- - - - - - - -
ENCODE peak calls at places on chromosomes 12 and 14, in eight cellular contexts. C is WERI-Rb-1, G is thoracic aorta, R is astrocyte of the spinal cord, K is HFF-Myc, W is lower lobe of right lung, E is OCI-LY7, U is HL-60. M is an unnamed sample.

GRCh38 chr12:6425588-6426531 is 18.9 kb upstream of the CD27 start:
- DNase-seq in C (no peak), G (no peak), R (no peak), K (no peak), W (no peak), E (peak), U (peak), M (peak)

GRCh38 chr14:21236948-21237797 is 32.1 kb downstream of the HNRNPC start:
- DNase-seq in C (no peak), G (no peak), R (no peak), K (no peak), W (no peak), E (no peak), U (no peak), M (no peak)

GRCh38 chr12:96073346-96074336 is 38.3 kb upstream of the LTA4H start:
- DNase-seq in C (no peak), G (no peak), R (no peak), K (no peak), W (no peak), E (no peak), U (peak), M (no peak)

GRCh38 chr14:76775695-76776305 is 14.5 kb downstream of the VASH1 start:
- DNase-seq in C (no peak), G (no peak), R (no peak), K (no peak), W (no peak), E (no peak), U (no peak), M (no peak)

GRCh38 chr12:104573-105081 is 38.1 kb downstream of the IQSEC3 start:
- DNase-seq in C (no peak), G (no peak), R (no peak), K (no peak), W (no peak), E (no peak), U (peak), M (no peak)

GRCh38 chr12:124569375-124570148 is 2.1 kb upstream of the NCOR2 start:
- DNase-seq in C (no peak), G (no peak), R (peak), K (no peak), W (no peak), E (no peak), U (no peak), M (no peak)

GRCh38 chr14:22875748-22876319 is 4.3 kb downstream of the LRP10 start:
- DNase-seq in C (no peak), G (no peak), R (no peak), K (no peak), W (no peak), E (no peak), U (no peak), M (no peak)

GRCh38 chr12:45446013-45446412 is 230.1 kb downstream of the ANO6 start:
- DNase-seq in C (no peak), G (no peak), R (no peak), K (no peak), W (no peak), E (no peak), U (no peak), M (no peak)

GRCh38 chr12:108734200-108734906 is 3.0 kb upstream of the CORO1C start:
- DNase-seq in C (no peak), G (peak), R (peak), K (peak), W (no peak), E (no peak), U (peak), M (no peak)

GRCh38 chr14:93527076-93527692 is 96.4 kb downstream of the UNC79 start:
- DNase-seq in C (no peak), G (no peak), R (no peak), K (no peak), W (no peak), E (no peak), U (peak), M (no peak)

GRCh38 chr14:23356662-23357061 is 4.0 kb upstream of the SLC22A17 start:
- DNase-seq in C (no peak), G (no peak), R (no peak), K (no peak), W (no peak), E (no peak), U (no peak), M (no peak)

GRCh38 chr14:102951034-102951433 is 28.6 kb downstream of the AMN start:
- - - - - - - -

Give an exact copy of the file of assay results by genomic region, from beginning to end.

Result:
ENCODE peak calls at places on chromosomes 12 and 14, in eight cellular contexts. C is WERI-Rb-1, G is thoracic aorta, R is astrocyte of the spinal cord, K is HFF-Myc, W is lower lobe of right lung, E is OCI-LY7, U is HL-60. M is an unnamed sample.

GRCh38 chr12:6425588-6426531 is 18.9 kb upstream of the CD27 start:
- DNase-seq in C (no peak), G (no peak), R (no peak), K (no peak), W (no peak), E (peak), U (peak), M (peak)

GRCh38 chr14:21236948-21237797 is 32.1 kb downstream of the HNRNPC start:
- DNase-seq in C (no peak), G (no peak), R (no peak), K (no peak), W (no peak), E (no peak), U (no peak), M (no peak)

GRCh38 chr12:96073346-96074336 is 38.3 kb upstream of the LTA4H start:
- DNase-seq in C (no peak), G (no peak), R (no peak), K (no peak), W (no peak), E (no peak), U (peak), M (no peak)

GRCh38 chr14:76775695-76776305 is 14.5 kb downstream of the VASH1 start:
- DNase-seq in C (no peak), G (no peak), R (no peak), K (no peak), W (no peak), E (no peak), U (no peak), M (no peak)

GRCh38 chr12:104573-105081 is 38.1 kb downstream of the IQSEC3 start:
- DNase-seq in C (no peak), G (no peak), R (no peak), K (no peak), W (no peak), E (no peak), U (peak), M (no peak)

GRCh38 chr12:124569375-124570148 is 2.1 kb upstream of the NCOR2 start:
- DNase-seq in C (no peak), G (no peak), R (peak), K (no peak), W (no peak), E (no peak), U (no peak), M (no peak)

GRCh38 chr14:22875748-22876319 is 4.3 kb downstream of the LRP10 start:
- DNase-seq in C (no peak), G (no peak), R (no peak), K (no peak), W (no peak), E (no peak), U (no peak), M (no peak)

GRCh38 chr12:45446013-45446412 is 230.1 kb downstream of the ANO6 start:
- DNase-seq in C (no peak), G (no peak), R (no peak), K (no peak), W (no peak), E (no peak), U (no peak), M (no peak)

GRCh38 chr12:108734200-108734906 is 3.0 kb upstream of the CORO1C start:
- DNase-seq in C (no peak), G (peak), R (peak), K (peak), W (no peak), E (no peak), U (peak), M (no peak)

GRCh38 chr14:93527076-93527692 is 96.4 kb downstream of the UNC79 start:
- DNase-seq in C (no peak), G (no peak), R (no peak), K (no peak), W (no peak), E (no peak), U (peak), M (no peak)

GRCh38 chr14:23356662-23357061 is 4.0 kb upstream of the SLC22A17 start:
- DNase-seq in C (no peak), G (no peak), R (no peak), K (no peak), W (no peak), E (no peak), U (no peak), M (no peak)

GRCh38 chr14:102951034-102951433 is 28.6 kb downstream of the AMN start: